The abstracts that followed, and made Guston’s name in the abstract expressionist flurry of the 50s, are very different. But they stand on a similar knife edge, with blobs of colour that could easily be objects or figures captured in a haze. The Return (1956-58) explicitly hints at a potential return to the figurative, while his darker work of the 60s often fixates on a head-like unit, sometimes attached to what could be a hulking body. Throughout, Guston uses an astonishing inventory of gestures. Beggar’s Joys (1954-55) is made of lines like short chubby fingers, while The Return’s strokes seem to zigzag back and forth like a coiling intestine.
After this triumph came burnout. And after that, a new mode of work. Although it represented an enormous rupture from the abstract orthodoxy, Guston’s return to figuration drew on all the painterly qualities of his previous mode. City (1969), which shows a series of stubby buildings piled up one after the other, part prison and part Tower of Babel, sits in a dense pink and grey cloud that could itself be an abstract expressionist painting. The strong painter’s line that Guston had developed was transformed into thick outlines. But the break was definitive. The KKK paintings seem to rebuke the vanity of abstract artists who felt themselves beyond politics. The Studio (1969) shows a hooded figure painting one of its own. Is the artist who does nothing to fight injustice equally culpable?
Philip Guston, Couple in Bed, 1977. Oil on canvas, 20.6 × 24 cm. The Art Institute of Chicago. © The Estate of Philip Guston, courtesy Hauser & Wirth.
Despite the initial outward glare of the hood works, however, Guston’s late works are remarkable in their unabashed self-interrogation. They often feature the artist himself, incarnated as a friendly cyclops and surrounded by a mishmash of objects that he described as “crapola”: broken glass, bin lids, shoes, bricks, arms and legs, empty bottles, coffee mugs, windows, some reflecting the mundane items of everyday life and some the threat of horrors. His surrealist bent from the mid-30s returns. Some are almost unbearably tender, such as Couple in Bed (1977). Here, the artist cuddles his wife, the poet Musa McKim, after she had suffered a succession of strokes. Works such as The Ladder (1978), where two impossibly proportioned legs hang on the eponymous object against a blue field that could be either wall or sea, see Guston play around with jokes and images.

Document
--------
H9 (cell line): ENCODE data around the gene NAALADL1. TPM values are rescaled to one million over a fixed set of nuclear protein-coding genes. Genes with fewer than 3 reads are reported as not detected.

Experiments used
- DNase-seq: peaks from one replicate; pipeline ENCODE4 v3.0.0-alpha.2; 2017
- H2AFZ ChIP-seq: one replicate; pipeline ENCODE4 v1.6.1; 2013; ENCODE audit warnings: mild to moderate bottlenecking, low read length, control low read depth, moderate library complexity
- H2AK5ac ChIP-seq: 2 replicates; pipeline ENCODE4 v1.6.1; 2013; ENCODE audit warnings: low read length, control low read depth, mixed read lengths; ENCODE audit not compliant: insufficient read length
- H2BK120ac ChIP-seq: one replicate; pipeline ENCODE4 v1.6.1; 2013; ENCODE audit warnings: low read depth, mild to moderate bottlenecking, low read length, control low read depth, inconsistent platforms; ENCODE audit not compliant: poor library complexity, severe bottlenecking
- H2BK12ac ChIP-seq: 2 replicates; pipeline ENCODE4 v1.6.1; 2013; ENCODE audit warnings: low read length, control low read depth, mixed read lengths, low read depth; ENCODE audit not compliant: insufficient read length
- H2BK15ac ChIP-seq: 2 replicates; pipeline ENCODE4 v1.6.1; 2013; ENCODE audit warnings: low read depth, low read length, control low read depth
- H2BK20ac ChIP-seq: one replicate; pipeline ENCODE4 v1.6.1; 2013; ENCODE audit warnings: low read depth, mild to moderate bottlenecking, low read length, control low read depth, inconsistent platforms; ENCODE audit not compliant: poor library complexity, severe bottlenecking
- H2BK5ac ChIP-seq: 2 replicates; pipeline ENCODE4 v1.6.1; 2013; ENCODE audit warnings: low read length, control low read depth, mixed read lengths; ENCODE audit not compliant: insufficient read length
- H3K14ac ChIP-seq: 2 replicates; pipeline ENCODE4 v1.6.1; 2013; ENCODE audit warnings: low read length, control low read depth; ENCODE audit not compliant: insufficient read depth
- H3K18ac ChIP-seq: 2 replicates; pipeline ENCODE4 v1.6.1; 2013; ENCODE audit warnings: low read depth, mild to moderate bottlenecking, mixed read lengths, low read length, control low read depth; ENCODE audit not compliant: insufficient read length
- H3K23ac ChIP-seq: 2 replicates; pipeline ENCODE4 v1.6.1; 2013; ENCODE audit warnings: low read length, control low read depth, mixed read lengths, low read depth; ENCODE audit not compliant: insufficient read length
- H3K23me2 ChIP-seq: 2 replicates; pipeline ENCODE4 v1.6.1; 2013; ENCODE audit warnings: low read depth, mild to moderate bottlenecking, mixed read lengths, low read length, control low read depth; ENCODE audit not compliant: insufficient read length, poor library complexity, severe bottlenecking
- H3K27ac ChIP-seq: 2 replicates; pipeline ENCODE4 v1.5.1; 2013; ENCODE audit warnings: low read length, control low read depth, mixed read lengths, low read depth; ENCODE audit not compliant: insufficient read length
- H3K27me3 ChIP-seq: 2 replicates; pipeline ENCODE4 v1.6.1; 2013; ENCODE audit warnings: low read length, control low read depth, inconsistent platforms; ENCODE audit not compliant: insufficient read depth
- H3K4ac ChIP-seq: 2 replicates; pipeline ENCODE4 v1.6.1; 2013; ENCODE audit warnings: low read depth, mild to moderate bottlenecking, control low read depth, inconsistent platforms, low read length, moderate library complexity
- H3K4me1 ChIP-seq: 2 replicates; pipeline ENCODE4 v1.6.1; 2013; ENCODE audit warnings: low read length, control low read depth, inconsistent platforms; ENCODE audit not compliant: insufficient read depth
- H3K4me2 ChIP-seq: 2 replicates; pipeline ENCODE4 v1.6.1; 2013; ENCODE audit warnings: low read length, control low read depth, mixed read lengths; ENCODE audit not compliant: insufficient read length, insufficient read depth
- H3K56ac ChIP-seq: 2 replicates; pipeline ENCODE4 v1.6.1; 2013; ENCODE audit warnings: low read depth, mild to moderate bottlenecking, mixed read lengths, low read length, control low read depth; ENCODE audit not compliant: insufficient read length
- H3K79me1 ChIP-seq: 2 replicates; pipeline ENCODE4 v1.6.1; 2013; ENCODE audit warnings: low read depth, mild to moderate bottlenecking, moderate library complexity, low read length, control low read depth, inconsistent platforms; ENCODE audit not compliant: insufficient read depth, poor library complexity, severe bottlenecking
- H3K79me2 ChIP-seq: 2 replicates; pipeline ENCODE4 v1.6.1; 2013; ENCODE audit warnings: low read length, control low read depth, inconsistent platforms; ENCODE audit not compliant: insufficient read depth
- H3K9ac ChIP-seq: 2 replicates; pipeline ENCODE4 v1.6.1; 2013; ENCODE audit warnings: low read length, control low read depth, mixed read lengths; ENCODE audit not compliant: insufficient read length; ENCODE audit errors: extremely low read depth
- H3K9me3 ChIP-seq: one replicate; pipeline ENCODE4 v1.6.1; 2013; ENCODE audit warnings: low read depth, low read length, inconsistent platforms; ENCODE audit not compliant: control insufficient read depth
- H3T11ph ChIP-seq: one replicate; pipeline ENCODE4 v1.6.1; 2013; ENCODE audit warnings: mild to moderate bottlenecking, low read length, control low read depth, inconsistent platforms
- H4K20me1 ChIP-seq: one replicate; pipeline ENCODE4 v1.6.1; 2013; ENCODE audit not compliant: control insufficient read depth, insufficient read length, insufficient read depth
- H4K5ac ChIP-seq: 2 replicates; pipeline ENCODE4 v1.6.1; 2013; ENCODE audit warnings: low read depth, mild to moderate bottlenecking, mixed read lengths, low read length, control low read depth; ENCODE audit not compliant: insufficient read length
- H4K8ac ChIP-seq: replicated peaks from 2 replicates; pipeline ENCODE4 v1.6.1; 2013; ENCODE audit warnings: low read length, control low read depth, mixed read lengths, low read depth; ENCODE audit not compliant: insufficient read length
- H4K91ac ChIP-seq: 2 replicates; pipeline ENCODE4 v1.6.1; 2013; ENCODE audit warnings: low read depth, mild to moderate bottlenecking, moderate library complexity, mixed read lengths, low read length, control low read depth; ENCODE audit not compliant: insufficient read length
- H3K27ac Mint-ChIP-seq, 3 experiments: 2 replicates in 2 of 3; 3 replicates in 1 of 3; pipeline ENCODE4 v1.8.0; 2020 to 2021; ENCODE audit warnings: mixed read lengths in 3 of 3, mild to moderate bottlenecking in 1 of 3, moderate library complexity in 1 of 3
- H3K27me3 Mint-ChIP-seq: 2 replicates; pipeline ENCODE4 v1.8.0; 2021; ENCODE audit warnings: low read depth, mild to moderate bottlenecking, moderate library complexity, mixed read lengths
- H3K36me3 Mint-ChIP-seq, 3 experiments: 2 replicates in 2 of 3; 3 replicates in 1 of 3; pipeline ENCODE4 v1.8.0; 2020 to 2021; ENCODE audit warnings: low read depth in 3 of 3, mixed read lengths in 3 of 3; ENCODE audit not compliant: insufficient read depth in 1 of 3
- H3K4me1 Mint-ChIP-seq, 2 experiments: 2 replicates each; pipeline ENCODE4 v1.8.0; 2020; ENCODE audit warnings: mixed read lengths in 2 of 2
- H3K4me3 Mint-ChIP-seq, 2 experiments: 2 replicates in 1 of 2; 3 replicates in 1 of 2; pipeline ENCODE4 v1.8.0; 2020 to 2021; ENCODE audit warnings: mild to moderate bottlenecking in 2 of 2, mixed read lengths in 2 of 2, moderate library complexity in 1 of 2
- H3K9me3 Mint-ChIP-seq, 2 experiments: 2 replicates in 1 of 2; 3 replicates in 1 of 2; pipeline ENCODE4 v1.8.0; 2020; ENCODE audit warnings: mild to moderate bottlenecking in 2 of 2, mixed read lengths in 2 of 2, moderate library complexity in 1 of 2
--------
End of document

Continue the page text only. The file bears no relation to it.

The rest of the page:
Yet the tone is nightmarish as often as it is droll. Painter ’s Forms II (1978) stars a grotesque mouth disgorging legs. Monument (1976), in the same pink and grey as the abstracts, presents a horrifying pile of shoe-clad legs, a spider formed from severed limbs. It could reference Gaston’s brother Nat, whose legs were crushed in the car accident, or the catalytic evil of the Holocaust. The artist was never explicit. But a sinister shadow lurked. Kettle (1978) turns the household device into a brooding steam monster, slouching across a blood-red landscape. These are the Black Paintings of their time. And Guston is a painter for ours.
Philip Guston, Sunday Interior, 1941. Oil on canvas, 96.5 x 61.0 cm. Courtesy Private Collection © The Estate of Philip Guston, courtesy Hauser & Wirth.